What God Knows

IT can sometimes throw a useful light on troubles that we feel enmeshed in to sit down and consider quite seriously whether God is conscious of them.

It's a startling question, when you think about it. The answer has to be, No, God couldn't be conscious of troubles. If He were, He would be conscious, or aware, of a highly imperfect creation, and He would be responsible for evil as well as good.

It doesn't make any sense, for example, to think of God's knowing unemployment. We simply can't conceive of infinite divine intelligence, or Mind, being unable to provide endlessly productive, worthwhile purpose and employment for His man. God is the source of all the good and the right ideas that exist. Man, who is made wholly in God's image and is spiritual--the son, or expression, of God, Spirit--naturally includes those ideas and is impelled and moved by them.

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It is possible to see also that hate and bitterness cannot possibly be included in divine consciousness. Christ Jesus, in teaching that we should not hate but should love, made the point that we must be the children of God, our Father. Mary Baker Eddy, who discovered and founded Christian Science, explains, "Divine Love knows no hate; for hate, or the hater, is nothing: God never made it, and He made all that was made (Miscellaneous Writings).

If we can't conceive of God, who is infinitely good, knowing of embittered relations, unemployment, and sickness, does it make sense to think in terms of putting all our effort into informing Him of such difficulties through prayer? Or wouldn't the primary object of our prayer be to come into recognition of more of what God does know?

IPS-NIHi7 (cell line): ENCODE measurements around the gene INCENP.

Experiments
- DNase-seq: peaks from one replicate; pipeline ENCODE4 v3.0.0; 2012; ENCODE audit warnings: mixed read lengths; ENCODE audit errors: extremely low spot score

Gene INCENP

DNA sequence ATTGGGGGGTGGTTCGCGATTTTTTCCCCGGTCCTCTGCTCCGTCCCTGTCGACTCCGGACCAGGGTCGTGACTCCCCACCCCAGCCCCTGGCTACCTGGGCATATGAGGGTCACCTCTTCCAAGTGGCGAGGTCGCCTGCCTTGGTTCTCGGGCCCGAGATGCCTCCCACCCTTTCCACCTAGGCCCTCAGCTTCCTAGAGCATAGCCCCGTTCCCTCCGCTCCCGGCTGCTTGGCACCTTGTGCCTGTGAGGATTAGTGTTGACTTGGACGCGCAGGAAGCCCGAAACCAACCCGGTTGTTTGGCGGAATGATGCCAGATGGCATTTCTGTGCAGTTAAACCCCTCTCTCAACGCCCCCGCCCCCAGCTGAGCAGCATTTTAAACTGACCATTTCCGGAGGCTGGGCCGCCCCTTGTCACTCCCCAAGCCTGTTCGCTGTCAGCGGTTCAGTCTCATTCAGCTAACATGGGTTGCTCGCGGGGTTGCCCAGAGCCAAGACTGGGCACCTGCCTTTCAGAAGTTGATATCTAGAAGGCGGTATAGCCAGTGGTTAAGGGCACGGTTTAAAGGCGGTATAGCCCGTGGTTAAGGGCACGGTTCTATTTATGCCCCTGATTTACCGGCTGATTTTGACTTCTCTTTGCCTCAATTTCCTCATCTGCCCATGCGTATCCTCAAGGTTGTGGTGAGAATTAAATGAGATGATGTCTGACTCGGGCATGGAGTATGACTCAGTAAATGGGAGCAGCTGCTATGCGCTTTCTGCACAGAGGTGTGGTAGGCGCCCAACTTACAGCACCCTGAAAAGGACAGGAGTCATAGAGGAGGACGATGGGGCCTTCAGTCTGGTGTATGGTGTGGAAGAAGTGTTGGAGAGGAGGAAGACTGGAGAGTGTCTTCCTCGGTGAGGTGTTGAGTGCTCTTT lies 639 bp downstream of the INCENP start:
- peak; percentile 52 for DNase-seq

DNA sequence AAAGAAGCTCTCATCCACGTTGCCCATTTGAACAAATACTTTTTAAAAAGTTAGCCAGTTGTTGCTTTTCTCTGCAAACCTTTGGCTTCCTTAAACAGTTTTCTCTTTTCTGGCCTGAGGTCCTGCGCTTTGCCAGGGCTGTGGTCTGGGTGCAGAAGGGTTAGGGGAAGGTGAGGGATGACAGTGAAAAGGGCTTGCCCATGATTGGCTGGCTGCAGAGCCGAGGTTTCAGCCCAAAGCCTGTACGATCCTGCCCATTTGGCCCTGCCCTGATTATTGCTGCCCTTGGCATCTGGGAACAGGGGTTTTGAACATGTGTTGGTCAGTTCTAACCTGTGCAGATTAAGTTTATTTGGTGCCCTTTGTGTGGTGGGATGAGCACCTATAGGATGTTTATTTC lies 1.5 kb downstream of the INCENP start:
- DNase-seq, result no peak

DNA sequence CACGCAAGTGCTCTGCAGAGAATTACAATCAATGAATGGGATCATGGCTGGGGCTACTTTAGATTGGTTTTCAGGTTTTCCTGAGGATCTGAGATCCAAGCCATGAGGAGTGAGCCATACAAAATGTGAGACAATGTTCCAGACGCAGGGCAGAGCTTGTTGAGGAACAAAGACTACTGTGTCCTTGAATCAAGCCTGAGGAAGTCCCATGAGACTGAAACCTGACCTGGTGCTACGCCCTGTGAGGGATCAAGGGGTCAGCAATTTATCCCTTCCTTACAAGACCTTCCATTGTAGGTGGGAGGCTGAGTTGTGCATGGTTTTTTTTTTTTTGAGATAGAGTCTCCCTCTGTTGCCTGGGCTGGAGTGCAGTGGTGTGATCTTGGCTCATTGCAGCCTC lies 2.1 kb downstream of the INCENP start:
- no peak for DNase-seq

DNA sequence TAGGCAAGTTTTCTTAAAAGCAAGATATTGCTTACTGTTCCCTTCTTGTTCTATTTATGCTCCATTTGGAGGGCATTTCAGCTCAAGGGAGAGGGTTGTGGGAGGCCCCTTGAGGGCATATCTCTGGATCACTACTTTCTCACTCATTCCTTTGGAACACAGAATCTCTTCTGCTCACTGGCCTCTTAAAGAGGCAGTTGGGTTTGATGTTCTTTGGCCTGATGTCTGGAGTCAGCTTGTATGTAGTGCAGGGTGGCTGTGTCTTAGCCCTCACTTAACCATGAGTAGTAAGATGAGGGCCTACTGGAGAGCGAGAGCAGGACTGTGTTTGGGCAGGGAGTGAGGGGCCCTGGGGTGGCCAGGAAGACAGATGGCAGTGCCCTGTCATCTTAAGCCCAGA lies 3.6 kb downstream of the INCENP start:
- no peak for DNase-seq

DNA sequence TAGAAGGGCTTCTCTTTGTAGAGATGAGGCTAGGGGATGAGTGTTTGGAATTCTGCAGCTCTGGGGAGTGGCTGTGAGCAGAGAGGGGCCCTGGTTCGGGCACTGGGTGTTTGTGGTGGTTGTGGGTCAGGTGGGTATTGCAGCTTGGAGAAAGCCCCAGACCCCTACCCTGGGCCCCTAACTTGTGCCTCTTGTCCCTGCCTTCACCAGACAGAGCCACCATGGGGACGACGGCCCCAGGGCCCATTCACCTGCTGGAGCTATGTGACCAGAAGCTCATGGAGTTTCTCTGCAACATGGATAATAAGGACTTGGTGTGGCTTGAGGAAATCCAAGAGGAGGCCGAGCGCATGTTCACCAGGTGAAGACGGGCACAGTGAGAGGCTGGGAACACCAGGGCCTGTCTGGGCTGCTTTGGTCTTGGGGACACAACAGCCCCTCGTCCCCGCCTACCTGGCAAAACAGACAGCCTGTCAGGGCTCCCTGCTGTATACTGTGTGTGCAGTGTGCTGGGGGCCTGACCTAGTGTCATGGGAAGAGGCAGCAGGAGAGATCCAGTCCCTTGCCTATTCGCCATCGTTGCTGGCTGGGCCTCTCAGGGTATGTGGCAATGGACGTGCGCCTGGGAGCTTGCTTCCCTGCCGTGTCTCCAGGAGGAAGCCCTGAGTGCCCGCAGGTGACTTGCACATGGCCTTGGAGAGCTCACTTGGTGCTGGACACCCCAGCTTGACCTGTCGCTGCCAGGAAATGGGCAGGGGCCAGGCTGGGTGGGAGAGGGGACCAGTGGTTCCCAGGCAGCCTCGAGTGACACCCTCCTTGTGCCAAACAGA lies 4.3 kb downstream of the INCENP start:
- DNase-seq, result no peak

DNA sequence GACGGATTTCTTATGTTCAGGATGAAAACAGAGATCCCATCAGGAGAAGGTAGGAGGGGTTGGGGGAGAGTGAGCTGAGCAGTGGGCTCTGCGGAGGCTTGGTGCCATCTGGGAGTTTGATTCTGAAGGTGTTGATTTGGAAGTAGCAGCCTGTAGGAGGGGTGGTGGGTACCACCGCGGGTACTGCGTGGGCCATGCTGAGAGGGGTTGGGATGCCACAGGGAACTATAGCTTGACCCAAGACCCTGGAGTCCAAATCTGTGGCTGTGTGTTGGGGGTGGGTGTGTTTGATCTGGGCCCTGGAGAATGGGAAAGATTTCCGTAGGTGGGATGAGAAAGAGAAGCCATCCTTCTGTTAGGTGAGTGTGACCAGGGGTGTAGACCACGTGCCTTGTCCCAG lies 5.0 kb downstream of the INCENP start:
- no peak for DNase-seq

To get on with opening thought to only what God knows, which is solely and wonderfully good, is to come to know Him better and to feel the effect of divine Love in practical ways here and now. It does not make us wonder if God knows us and knows our need; on the contrary, we feel His care and are more assured that His love answers our need.

As we are aligned with God's true nature, and so feel the closeness of divine Love, we become more conscious of the coincidence of the human and the divine--the fact that divine Love is never absent. It increases our sense that God hears and answers our prayers, cares for us, helps and heals us. But it also opens our eyes to the Science of Christianity, taking us out of the darkness of mortal and material impressions of existence into God's unlimited and total spiritual reality.

It is certainly something other than our physical state or material circumstances that has the capacity to lift us or heal us. Christian Science refers to this power as the Christ, or true idea of God, which is still present with mankind. It was this Christ and Holy Ghost, the revelation of what God knows--not what a human being is all too familiar with--that gave the original impulsion to Christian Science. Speaking of some of the powerful healing experiences she had seen result from her consciousnes s that the infinite God recognizes no disease, Mrs. Eddy writes in Unity of Good: "Certain self-proved propositions pour into my waiting thought in connection with these experiences; and here is one such conviction: that an acknowledgment of the perfection of the infinite Unseen confers a power nothing else can.

To know more of what God knows is to experience much more of life as God actually created it--when, as the Bible says, "God saw every thing that he had made, and, behold, it was very good.

This is a condensed version of an editorial that appeared in the December 16, 1991, issue of the Christian Science Sentinel.

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